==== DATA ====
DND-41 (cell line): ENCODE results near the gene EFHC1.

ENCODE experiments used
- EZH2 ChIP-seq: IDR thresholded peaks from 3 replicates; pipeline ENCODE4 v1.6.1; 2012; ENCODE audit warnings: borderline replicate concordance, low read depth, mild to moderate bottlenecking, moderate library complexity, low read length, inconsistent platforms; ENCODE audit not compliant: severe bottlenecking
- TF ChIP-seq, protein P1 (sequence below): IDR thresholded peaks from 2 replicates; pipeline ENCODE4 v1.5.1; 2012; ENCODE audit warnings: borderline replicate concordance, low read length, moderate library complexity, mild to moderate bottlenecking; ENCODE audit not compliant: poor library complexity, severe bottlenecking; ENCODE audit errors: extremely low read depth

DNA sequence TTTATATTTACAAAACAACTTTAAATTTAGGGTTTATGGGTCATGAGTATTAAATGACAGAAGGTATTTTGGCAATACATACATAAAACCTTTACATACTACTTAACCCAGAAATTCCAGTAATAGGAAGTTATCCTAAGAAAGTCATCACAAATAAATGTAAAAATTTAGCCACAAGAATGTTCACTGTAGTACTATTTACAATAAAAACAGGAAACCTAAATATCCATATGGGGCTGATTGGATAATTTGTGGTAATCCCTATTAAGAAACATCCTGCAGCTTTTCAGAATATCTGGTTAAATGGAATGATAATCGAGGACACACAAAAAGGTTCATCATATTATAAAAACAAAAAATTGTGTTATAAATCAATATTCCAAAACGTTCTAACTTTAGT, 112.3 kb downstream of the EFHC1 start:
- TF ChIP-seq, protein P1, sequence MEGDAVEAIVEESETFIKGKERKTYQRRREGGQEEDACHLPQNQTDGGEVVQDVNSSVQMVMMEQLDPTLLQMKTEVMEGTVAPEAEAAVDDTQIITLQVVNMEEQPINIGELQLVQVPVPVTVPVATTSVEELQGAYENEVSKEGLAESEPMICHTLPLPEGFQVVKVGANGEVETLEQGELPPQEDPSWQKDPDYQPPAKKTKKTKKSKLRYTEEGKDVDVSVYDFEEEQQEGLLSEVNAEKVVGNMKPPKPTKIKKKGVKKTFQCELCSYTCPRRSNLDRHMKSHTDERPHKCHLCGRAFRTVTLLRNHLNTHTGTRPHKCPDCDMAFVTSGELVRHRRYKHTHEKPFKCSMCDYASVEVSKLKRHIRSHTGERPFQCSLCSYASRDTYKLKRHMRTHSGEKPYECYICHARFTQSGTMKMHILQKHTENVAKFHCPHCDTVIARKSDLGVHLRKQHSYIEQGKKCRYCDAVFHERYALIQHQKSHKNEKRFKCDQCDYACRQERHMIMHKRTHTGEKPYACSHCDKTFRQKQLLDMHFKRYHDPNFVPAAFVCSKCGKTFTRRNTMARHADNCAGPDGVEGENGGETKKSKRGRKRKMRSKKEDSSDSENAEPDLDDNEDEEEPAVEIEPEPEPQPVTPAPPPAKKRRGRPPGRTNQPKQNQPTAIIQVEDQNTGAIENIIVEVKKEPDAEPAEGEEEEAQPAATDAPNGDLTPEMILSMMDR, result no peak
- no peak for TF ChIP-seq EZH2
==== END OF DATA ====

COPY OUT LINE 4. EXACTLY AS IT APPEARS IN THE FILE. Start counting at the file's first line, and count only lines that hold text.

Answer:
- TF ChIP-seq, protein P1 (sequence below): IDR thresholded peaks from 2 replicates; pipeline ENCODE4 v1.5.1; 2012; ENCODE audit warnings: borderline replicate concordance, low read length, moderate library complexity, mild to moderate bottlenecking; ENCODE audit not compliant: poor library complexity, severe bottlenecking; ENCODE audit errors: extremely low read depth